Sunday, August 12, 2007

Bird Identification Book

I love books, I love going to the book store. Regardless of what kind of book I might be looking to buy, I am always drawn like a moth to a bright light to the section of the book store that has nature books. I quite often end up buying a book from that section even though I probably don't really need it.

One such book I bought this summer is titled "Birds of the Great Plains". Authors are Bob Jennings, Ted T. Cable, and Roger Burrows, and it is published by Lone Pine. Now it would have been easy to convince myself not to buy yet another bird id book, as I have a bunch of them. But I liked the format of this book.

The book covers the states of Oklahoma, Kansas, Nebraska, South and North Dakota, Missouri, Iowa, Minnesota, part of Montana, Wyoming Colorado, New Mexico and Texas.

At the beginning of the book is a reference guide. There is a thumbnail picture of each bird. I think this would make id'ing a new bird easier. There is also a section on the top birding sites in the Great Plains.

Each bird gets an entire page. The book is illustrated. The top of the each page gives details about the bird. When the botanical name has special significance, it is explained. The descriptions have all sorts of neat little factoids. There are also identifying marks, size, normal habitat, nesting habits, how and on what the bird feeds, it's call, and last but not least similar species.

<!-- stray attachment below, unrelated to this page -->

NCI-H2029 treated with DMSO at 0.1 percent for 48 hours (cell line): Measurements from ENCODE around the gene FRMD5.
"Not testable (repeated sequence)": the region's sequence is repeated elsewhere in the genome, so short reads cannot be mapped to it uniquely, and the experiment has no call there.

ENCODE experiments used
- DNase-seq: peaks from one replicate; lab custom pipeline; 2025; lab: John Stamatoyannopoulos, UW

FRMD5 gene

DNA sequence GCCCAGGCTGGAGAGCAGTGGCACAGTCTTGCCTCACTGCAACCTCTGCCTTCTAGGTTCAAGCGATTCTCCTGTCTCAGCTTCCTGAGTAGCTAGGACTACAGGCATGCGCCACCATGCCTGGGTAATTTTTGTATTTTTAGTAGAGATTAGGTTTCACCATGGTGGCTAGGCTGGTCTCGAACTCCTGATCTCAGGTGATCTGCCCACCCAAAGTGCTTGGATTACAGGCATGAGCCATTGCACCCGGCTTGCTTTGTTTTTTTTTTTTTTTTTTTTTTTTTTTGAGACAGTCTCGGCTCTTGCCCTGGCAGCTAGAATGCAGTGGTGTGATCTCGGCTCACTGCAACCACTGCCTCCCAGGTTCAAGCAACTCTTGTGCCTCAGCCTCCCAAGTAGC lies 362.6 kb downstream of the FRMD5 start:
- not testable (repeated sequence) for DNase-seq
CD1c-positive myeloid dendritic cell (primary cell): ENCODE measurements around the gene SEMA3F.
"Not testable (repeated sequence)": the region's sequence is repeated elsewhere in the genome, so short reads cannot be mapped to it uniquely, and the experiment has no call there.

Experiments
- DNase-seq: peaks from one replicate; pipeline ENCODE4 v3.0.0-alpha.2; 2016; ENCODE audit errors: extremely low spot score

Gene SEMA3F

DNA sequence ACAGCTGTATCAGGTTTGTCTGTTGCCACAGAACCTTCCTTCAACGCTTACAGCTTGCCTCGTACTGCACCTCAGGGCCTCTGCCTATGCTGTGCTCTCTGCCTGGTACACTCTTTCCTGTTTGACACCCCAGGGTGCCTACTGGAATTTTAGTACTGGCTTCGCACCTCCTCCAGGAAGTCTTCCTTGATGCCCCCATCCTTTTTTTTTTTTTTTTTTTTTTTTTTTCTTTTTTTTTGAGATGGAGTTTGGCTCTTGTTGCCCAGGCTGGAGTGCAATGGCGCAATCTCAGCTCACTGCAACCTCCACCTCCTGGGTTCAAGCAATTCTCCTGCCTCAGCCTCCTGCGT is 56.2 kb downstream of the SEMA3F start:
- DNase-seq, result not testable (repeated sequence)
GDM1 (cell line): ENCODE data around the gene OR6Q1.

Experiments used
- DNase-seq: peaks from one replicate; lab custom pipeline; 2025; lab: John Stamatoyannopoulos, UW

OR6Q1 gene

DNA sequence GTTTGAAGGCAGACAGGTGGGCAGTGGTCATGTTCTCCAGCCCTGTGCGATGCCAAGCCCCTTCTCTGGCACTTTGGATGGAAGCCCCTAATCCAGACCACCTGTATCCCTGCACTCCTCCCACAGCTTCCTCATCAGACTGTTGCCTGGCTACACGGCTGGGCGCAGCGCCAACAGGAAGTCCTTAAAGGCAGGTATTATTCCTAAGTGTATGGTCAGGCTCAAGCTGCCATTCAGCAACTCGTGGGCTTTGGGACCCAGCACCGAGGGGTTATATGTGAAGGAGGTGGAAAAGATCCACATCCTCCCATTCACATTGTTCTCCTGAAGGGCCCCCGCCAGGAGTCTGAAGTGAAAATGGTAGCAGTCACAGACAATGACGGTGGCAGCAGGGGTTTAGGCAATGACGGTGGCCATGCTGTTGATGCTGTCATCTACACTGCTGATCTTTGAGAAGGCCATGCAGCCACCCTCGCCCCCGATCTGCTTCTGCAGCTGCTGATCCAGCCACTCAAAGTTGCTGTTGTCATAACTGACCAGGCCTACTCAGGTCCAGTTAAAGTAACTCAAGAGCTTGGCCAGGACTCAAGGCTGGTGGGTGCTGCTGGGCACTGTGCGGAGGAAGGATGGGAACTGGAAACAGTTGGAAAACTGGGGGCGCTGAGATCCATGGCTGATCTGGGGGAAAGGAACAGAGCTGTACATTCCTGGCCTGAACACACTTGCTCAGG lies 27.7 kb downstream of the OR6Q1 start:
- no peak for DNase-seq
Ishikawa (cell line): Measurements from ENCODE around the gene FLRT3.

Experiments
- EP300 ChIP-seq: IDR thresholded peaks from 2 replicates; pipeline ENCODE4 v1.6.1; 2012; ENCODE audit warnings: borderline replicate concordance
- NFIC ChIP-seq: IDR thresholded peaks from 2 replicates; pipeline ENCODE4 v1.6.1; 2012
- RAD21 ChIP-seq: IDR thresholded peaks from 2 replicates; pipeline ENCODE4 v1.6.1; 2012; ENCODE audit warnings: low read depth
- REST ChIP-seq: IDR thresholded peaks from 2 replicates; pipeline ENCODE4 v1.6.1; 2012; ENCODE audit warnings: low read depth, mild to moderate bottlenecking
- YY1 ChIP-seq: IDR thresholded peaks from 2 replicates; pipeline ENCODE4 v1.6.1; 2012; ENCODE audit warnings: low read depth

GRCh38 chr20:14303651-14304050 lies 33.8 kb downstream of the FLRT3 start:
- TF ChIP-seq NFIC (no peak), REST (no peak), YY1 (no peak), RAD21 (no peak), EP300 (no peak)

The cover is of heavy enough paper to be sturdy, as are the pages. At the same time, the book is flexible enough to flip through easily. The opposite is one of my complaints about the smaller Sibley book.

No book is perfect, and there are a couple of things I don't like. The size. The book is 8.5 by 5.5 inches. Not a good size for sticking in a pocket. The second one is probably a bit picky, and seems somewhat common to id books. Similar birds are not on opposing pages. For example I always have trouble with Franklin's and Bonaparte's Gulls. I would have really liked them positioned so that I didn't have to flip back and forth. As I say, a bit picky.

Friday I took a photo of this Turkey Vulture.

larger image

Among other things this book says about Turkey Vultures:

The Turkey Vulture's red, featherless head may appear grotesque, but this adaptation allows it to remain relatively clean while feeding on messy carcasses.

Neat little factoid, no?

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